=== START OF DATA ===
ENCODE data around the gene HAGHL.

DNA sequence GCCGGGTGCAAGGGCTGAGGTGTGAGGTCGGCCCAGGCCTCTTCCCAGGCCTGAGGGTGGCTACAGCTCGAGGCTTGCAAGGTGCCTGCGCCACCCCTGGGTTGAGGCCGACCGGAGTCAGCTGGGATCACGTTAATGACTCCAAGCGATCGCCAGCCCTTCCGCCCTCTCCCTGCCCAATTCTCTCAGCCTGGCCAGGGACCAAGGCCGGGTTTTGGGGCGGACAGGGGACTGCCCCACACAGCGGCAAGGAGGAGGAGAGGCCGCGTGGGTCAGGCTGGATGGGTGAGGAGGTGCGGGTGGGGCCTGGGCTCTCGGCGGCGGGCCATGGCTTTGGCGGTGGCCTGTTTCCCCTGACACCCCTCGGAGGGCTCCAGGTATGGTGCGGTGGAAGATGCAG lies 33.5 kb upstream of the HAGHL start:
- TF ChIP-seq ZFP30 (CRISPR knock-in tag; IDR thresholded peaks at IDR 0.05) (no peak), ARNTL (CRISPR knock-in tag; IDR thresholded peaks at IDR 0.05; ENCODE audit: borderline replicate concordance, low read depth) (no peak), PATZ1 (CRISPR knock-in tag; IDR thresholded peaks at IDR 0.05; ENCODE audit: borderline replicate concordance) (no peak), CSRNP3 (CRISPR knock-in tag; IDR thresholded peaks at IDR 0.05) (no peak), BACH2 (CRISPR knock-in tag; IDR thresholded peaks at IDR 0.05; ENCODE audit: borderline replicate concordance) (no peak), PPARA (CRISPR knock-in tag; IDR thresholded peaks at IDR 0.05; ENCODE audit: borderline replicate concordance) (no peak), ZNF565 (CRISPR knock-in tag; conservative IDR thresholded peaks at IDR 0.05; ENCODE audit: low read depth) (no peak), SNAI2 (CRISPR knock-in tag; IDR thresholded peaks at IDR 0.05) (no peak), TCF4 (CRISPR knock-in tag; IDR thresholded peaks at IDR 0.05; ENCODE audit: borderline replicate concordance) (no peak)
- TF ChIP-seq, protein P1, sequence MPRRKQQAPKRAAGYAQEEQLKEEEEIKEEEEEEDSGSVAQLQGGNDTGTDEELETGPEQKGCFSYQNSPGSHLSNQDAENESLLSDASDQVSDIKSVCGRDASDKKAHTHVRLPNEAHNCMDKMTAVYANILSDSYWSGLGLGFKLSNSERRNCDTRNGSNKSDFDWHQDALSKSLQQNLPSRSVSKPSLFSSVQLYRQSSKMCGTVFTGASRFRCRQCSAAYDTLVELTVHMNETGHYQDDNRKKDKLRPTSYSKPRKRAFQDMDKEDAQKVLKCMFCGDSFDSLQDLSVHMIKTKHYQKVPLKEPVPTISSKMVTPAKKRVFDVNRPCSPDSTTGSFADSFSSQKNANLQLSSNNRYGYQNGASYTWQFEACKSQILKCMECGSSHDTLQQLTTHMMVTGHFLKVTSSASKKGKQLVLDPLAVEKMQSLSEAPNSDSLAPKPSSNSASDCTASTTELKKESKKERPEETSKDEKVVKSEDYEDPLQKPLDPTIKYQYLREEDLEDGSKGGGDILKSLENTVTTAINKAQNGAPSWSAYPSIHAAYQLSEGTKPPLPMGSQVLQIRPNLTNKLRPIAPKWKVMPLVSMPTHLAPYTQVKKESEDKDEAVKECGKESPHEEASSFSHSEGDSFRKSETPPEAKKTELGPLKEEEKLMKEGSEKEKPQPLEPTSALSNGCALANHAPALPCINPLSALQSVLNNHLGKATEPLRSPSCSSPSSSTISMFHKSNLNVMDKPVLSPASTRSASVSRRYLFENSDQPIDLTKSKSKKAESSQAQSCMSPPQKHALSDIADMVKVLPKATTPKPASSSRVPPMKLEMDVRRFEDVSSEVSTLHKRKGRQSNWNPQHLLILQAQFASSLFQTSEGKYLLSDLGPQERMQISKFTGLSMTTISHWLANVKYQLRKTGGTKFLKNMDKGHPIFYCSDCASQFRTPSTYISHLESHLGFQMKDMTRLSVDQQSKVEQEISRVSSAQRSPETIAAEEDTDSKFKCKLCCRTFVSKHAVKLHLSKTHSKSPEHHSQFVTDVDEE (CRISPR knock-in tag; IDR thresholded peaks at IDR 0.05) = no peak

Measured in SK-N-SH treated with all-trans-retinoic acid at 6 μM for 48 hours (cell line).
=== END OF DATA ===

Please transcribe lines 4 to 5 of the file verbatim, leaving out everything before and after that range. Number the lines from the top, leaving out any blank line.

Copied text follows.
- TF ChIP-seq, protein P1, sequence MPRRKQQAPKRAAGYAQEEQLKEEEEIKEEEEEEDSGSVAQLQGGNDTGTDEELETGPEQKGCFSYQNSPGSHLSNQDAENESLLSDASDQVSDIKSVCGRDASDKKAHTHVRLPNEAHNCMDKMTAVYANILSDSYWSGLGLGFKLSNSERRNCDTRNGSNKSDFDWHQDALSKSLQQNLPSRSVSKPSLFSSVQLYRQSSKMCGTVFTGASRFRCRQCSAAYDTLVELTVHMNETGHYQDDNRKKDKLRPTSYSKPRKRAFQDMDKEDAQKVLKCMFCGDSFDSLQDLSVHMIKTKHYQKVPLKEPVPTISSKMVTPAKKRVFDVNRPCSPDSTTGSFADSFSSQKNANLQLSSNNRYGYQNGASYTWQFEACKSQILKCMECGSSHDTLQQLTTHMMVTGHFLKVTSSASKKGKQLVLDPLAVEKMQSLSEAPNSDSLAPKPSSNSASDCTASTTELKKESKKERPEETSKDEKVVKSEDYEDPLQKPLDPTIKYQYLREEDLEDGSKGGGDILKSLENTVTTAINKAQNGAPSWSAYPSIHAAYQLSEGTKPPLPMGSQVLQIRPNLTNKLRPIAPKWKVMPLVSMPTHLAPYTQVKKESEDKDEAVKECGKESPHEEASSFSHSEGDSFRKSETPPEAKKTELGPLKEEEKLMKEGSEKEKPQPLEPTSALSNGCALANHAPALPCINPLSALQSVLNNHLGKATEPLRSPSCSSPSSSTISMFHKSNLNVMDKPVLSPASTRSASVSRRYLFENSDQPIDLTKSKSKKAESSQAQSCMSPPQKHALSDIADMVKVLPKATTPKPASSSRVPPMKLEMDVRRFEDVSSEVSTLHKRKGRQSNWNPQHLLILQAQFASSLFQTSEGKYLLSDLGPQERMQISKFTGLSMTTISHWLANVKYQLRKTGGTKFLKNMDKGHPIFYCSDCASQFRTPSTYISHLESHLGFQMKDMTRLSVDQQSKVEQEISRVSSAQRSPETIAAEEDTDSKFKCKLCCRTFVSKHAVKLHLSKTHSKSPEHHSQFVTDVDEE (CRISPR knock-in tag; IDR thresholded peaks at IDR 0.05) = no peak

Measured in SK-N-SH treated with all-trans-retinoic acid at 6 μM for 48 hours (cell line).